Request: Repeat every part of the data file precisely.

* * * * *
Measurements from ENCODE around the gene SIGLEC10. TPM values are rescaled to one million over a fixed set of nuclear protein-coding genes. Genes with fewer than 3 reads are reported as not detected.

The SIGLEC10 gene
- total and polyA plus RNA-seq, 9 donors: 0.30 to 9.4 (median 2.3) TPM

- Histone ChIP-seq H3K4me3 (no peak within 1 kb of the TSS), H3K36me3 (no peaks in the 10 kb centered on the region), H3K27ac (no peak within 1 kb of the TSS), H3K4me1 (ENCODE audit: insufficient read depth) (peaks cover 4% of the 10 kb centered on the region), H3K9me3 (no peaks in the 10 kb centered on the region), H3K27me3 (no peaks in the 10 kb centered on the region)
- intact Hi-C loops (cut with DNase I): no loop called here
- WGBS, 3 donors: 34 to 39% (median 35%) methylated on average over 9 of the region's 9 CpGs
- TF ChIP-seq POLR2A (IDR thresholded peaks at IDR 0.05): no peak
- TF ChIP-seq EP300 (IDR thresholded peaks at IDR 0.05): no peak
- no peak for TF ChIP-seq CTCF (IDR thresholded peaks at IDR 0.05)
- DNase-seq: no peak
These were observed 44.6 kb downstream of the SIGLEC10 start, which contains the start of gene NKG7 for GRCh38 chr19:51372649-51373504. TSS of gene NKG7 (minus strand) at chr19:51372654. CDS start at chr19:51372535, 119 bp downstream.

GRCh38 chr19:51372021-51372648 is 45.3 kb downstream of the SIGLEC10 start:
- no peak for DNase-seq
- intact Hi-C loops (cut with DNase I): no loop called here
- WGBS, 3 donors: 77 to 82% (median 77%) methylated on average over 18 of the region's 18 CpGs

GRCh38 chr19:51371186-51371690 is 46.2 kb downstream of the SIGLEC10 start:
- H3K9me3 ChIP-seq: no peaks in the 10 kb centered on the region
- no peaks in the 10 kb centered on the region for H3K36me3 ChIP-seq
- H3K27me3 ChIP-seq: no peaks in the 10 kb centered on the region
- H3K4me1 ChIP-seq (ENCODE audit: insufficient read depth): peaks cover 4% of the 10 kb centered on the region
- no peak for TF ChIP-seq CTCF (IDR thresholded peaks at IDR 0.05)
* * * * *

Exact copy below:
Measurements from ENCODE around the gene SIGLEC10. TPM values are rescaled to one million over a fixed set of nuclear protein-coding genes. Genes with fewer than 3 reads are reported as not detected.

The SIGLEC10 gene
- total and polyA plus RNA-seq, 9 donors: 0.30 to 9.4 (median 2.3) TPM

- Histone ChIP-seq H3K4me3 (no peak within 1 kb of the TSS), H3K36me3 (no peaks in the 10 kb centered on the region), H3K27ac (no peak within 1 kb of the TSS), H3K4me1 (ENCODE audit: insufficient read depth) (peaks cover 4% of the 10 kb centered on the region), H3K9me3 (no peaks in the 10 kb centered on the region), H3K27me3 (no peaks in the 10 kb centered on the region)
- intact Hi-C loops (cut with DNase I): no loop called here
- WGBS, 3 donors: 34 to 39% (median 35%) methylated on average over 9 of the region's 9 CpGs
- TF ChIP-seq POLR2A (IDR thresholded peaks at IDR 0.05): no peak
- TF ChIP-seq EP300 (IDR thresholded peaks at IDR 0.05): no peak
- no peak for TF ChIP-seq CTCF (IDR thresholded peaks at IDR 0.05)
- DNase-seq: no peak
These were observed 44.6 kb downstream of the SIGLEC10 start, which contains the start of gene NKG7 for GRCh38 chr19:51372649-51373504. TSS of gene NKG7 (minus strand) at chr19:51372654. CDS start at chr19:51372535, 119 bp downstream.

GRCh38 chr19:51372021-51372648 is 45.3 kb downstream of the SIGLEC10 start:
- no peak for DNase-seq
- intact Hi-C loops (cut with DNase I): no loop called here
- WGBS, 3 donors: 77 to 82% (median 77%) methylated on average over 18 of the region's 18 CpGs

GRCh38 chr19:51371186-51371690 is 46.2 kb downstream of the SIGLEC10 start:
- H3K9me3 ChIP-seq: no peaks in the 10 kb centered on the region
- no peaks in the 10 kb centered on the region for H3K36me3 ChIP-seq
- H3K27me3 ChIP-seq: no peaks in the 10 kb centered on the region
- H3K4me1 ChIP-seq (ENCODE audit: insufficient read depth): peaks cover 4% of the 10 kb centered on the region
- no peak for TF ChIP-seq CTCF (IDR thresholded peaks at IDR 0.05)